By Lorae Kinseth, The Navigators
His Black Hawk went down 20 years ago in the mean streets of Somalia’s capital, eight days before the infamous “Black Hawk Down” incident in the same area, later captured in the Academy Award-winning film by the same name.
U.S. Army pilot Perry Alliman and pilot Dale Shrader had been flying together for two months, serving a tour at the height of tensions in Somalia in 1993. The nation was enveloped in civil war, and in the middle of a severe famine.
“We went into the situation to stop the starvation,” Perry says. President Clinton joined efforts by the U.N. to create a representative form of government, which did not sit well with military commander Mohamed Farrah Aidid, who went on the offensive against the U.N.
On September 25, 1993 Dale and Perry flew their nine-101st Airborne Division aircraft across the enemy landscape, sending rebels a strong message. We are watching you. Watching bases, watching for mounting attacks. The mission went smoothly, at first.
They stopped at around 2:00 a.m. to do a “hot” refuel—refueling while leaving the Black Hawk running.
Then suddenly the Somalis fired three mortars at the aircraft, exploding mere feet away.
“By the time the last one hit, our Crew Chief, Sergeant Williams, unhooked the aircraft from the refuel point,” Perry says. “He jumped back in the aircraft and we flew.”
After landing again, they assessed for damage, and appeared to be okay. Soon, they were airborne, searching for those responsible. But rebels found them first.
At about 100 feet from the ground, traveling between 130 and 140 miles per hour, a rocket-propelled grenade hit the Black Hawk’s belly, causing a massive explosion. They did a diving right turn, and crashed into the street.
“A fireball rolled over us inside the aircraft,” Perry remembers. “Somehow I got out through the windshield, and I met Dale off the front of the aircraft. I told him I was burned really bad.”
“Really bad” meant a full third of Perry’s body, face included. Dale’s shoulder and right side of his face were also burned. Perry’s face, which hit a panel on impact, suffered other major damage. The orbital bone of his right eye was broken, his jaw was broken, his sinuses crushed.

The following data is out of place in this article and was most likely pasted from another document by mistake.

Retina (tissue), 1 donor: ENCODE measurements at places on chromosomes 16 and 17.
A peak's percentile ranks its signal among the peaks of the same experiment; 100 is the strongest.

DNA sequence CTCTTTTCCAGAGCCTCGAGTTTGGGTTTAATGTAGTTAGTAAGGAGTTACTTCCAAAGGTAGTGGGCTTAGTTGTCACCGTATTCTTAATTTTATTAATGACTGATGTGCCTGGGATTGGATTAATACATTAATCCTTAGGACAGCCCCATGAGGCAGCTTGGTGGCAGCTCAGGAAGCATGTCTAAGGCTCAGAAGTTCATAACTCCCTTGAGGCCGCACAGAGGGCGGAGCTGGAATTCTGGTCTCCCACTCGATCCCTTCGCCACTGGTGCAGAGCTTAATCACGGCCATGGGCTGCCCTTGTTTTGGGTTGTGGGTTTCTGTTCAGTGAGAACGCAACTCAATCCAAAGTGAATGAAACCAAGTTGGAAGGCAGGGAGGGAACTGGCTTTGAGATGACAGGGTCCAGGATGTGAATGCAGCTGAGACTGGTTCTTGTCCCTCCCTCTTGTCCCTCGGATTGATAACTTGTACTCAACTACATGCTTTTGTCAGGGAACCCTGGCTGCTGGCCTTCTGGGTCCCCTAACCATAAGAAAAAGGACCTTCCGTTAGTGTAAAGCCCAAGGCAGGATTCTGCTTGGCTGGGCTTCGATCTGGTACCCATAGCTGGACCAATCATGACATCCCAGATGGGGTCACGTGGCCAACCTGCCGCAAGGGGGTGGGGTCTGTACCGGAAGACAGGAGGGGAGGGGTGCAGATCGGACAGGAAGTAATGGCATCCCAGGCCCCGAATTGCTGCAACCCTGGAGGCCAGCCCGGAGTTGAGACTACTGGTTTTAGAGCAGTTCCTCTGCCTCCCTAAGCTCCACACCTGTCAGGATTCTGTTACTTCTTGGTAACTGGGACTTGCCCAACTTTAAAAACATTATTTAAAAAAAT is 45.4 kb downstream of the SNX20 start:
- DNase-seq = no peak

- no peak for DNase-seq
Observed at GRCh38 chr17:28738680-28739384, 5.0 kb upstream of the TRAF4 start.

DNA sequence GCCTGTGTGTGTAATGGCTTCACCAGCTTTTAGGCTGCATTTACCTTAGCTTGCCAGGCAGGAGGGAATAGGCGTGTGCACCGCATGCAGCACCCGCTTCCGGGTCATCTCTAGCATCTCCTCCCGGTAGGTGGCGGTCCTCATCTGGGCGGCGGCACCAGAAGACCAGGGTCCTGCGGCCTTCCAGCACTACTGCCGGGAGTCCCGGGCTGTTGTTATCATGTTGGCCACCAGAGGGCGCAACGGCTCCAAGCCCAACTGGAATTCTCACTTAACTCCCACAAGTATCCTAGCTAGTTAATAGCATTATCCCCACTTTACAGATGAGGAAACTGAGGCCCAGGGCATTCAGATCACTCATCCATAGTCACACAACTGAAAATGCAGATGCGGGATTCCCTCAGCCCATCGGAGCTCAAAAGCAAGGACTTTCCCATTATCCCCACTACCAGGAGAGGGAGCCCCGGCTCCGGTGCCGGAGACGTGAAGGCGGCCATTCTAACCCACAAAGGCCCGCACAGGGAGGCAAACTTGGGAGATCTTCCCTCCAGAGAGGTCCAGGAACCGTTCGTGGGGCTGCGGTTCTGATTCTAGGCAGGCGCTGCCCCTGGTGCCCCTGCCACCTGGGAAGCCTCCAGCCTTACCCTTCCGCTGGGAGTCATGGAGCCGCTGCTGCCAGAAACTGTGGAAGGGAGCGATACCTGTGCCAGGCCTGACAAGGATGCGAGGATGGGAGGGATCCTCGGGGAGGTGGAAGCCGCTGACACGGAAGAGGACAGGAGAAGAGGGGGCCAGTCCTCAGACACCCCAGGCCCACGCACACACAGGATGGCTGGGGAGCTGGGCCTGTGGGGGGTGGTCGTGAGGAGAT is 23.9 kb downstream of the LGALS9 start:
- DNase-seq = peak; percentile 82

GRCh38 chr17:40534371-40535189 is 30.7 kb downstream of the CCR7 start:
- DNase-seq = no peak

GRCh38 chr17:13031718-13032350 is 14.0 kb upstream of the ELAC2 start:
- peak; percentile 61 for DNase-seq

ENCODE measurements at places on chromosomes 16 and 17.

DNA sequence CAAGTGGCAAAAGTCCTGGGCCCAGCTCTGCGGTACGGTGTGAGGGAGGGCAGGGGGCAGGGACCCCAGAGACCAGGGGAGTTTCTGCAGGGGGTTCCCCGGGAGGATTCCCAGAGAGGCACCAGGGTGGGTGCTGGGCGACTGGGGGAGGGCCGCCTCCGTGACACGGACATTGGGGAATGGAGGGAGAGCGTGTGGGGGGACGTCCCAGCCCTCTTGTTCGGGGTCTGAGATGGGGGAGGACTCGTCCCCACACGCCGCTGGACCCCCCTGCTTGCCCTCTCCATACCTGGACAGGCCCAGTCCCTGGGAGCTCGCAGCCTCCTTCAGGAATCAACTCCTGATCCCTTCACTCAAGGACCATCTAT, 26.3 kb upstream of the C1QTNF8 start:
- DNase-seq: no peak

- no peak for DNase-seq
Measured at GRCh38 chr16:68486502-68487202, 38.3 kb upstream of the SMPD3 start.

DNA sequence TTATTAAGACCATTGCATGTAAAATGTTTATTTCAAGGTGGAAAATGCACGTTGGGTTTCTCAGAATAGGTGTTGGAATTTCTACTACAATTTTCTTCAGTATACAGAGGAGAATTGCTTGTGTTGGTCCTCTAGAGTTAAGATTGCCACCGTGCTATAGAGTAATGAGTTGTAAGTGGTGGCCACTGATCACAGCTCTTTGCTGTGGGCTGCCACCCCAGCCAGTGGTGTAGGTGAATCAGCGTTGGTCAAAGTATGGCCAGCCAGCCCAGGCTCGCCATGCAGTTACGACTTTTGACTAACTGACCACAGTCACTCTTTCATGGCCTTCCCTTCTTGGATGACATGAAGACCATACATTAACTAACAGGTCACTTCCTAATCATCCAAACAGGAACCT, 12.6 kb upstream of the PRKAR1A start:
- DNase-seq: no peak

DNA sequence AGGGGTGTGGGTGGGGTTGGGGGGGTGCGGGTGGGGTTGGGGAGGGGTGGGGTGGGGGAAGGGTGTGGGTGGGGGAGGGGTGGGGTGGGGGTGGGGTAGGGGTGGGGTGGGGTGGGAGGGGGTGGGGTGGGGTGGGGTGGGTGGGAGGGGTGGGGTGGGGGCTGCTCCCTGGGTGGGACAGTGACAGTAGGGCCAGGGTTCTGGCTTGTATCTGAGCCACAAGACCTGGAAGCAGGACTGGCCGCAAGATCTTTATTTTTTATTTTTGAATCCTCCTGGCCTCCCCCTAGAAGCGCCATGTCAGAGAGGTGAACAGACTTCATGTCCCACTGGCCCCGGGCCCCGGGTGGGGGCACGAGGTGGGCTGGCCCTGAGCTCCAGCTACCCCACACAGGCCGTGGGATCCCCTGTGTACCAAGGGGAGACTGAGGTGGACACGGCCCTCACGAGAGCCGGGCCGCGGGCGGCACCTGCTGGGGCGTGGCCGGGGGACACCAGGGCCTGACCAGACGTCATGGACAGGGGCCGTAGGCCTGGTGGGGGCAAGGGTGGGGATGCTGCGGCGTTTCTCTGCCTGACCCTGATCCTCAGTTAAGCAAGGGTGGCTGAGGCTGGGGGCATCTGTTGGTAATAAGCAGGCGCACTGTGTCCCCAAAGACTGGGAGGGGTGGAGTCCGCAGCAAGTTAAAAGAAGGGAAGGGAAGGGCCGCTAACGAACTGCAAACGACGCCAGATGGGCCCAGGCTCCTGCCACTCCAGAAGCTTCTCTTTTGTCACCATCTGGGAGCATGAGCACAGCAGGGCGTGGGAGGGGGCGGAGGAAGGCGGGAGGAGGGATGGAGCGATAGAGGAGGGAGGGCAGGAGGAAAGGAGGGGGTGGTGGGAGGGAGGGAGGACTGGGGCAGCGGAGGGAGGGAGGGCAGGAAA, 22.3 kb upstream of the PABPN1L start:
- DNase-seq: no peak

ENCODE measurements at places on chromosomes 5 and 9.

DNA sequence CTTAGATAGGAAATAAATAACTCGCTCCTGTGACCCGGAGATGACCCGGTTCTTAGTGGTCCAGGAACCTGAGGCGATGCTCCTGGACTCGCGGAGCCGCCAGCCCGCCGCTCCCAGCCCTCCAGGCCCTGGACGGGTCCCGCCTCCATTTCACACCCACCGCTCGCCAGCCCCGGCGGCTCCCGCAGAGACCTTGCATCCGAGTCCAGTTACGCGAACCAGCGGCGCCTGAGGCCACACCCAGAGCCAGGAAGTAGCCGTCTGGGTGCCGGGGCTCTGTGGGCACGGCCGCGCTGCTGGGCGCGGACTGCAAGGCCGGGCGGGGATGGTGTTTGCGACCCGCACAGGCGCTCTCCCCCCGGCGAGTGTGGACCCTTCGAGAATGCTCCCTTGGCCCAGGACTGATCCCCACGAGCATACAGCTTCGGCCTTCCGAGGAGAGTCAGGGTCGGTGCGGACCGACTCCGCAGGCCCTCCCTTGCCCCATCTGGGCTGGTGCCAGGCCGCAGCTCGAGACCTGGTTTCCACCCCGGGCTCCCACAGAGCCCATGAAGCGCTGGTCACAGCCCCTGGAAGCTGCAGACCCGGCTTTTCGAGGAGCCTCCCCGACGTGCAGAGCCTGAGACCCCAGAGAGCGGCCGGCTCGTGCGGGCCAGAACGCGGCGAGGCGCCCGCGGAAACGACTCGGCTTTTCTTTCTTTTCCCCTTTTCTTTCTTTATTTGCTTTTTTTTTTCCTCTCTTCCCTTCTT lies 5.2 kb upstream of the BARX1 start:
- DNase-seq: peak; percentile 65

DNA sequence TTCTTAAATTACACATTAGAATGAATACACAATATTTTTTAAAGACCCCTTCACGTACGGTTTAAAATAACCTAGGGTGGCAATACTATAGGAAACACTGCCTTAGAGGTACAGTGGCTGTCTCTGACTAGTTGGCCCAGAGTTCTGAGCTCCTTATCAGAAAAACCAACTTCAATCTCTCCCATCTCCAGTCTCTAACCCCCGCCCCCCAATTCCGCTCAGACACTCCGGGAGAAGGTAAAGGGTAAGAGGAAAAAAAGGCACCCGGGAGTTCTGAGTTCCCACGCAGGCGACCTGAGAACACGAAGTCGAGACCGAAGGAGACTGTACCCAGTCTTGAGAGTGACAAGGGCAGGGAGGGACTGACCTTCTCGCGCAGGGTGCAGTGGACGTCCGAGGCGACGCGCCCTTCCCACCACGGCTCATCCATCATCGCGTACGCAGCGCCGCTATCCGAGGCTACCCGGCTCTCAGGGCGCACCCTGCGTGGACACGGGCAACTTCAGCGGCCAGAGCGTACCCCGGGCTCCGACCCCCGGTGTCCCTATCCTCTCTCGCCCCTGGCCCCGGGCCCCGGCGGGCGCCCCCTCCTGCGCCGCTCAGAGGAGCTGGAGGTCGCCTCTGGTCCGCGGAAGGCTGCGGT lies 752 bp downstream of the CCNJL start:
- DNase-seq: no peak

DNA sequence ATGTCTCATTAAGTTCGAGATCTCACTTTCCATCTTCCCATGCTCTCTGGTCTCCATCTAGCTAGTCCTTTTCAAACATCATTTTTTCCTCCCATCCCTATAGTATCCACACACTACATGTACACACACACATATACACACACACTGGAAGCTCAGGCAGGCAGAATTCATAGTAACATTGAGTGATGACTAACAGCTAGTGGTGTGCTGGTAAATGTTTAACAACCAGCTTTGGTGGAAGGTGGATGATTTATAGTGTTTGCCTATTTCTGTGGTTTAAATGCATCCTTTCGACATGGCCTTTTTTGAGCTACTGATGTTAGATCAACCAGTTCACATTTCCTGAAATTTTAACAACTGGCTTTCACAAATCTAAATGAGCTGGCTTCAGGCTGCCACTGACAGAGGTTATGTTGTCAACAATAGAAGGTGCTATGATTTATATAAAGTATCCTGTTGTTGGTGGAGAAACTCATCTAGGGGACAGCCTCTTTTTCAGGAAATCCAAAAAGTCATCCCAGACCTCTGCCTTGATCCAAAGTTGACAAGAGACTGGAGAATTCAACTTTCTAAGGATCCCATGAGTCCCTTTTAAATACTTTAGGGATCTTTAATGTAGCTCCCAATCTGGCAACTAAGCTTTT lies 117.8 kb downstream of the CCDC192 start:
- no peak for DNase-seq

Dale sat Perry down and went back for their three comrades.
“The fire was already in our seats, so there was no way to get them out,” Perry says. “The last thing Dale said he saw was Sergeant Williams trying to climb out of his seat and come up to us through the center console.” He didn’t make it. None of the other men survived.
Dale returned alone and guided Perry, who was temporarily blinded, down an alley. They attempted to radio for help, but one radio was broken, and the other missing. Hearing two Somalis coming, they quickly stuck their flashlight in the dirt. Laying in the dark, they watched the two Somalis pass by. They came back, and spotted Dale.
The rebels tossed a hand grenade. Dale fired a round to push them back. More hand grenades. This went on for about an hour.
Then Dale ran out of ammunition.
A prayer for help
“Once we were out of ammo, Dale came over to me and knelt down,” Perry remembers. “He prayed, ‘Lord, forgive me for not sharing Christ with more people, but we’re ready to come home now.’ ”
He finished praying. Almost immediately, an answer to Dale’s prayer came in the form of a child shouting to them.
“American boys, American boys!”